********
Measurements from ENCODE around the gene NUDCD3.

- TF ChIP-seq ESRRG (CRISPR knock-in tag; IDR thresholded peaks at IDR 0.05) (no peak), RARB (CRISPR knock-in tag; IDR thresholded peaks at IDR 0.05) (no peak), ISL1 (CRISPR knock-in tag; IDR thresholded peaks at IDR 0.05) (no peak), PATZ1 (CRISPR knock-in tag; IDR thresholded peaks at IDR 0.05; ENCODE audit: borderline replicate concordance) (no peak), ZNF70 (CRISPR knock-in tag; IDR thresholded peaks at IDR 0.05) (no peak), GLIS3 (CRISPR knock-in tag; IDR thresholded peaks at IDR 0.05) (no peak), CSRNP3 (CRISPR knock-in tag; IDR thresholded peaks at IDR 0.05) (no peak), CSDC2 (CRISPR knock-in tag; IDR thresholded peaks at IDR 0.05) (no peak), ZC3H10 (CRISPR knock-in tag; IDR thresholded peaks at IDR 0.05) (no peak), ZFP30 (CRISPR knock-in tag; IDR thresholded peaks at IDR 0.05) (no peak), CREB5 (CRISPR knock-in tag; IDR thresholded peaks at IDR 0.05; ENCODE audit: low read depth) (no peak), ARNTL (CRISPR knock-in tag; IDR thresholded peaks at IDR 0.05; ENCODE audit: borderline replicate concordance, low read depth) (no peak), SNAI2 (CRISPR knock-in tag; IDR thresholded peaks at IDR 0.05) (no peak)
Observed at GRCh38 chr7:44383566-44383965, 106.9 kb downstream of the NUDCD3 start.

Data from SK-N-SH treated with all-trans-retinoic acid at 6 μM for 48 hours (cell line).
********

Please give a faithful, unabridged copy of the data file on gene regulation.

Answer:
Measurements from ENCODE around the gene NUDCD3.

- TF ChIP-seq ESRRG (CRISPR knock-in tag; IDR thresholded peaks at IDR 0.05) (no peak), RARB (CRISPR knock-in tag; IDR thresholded peaks at IDR 0.05) (no peak), ISL1 (CRISPR knock-in tag; IDR thresholded peaks at IDR 0.05) (no peak), PATZ1 (CRISPR knock-in tag; IDR thresholded peaks at IDR 0.05; ENCODE audit: borderline replicate concordance) (no peak), ZNF70 (CRISPR knock-in tag; IDR thresholded peaks at IDR 0.05) (no peak), GLIS3 (CRISPR knock-in tag; IDR thresholded peaks at IDR 0.05) (no peak), CSRNP3 (CRISPR knock-in tag; IDR thresholded peaks at IDR 0.05) (no peak), CSDC2 (CRISPR knock-in tag; IDR thresholded peaks at IDR 0.05) (no peak), ZC3H10 (CRISPR knock-in tag; IDR thresholded peaks at IDR 0.05) (no peak), ZFP30 (CRISPR knock-in tag; IDR thresholded peaks at IDR 0.05) (no peak), CREB5 (CRISPR knock-in tag; IDR thresholded peaks at IDR 0.05; ENCODE audit: low read depth) (no peak), ARNTL (CRISPR knock-in tag; IDR thresholded peaks at IDR 0.05; ENCODE audit: borderline replicate concordance, low read depth) (no peak), SNAI2 (CRISPR knock-in tag; IDR thresholded peaks at IDR 0.05) (no peak)
Observed at GRCh38 chr7:44383566-44383965, 106.9 kb downstream of the NUDCD3 start.

Data from SK-N-SH treated with all-trans-retinoic acid at 6 μM for 48 hours (cell line).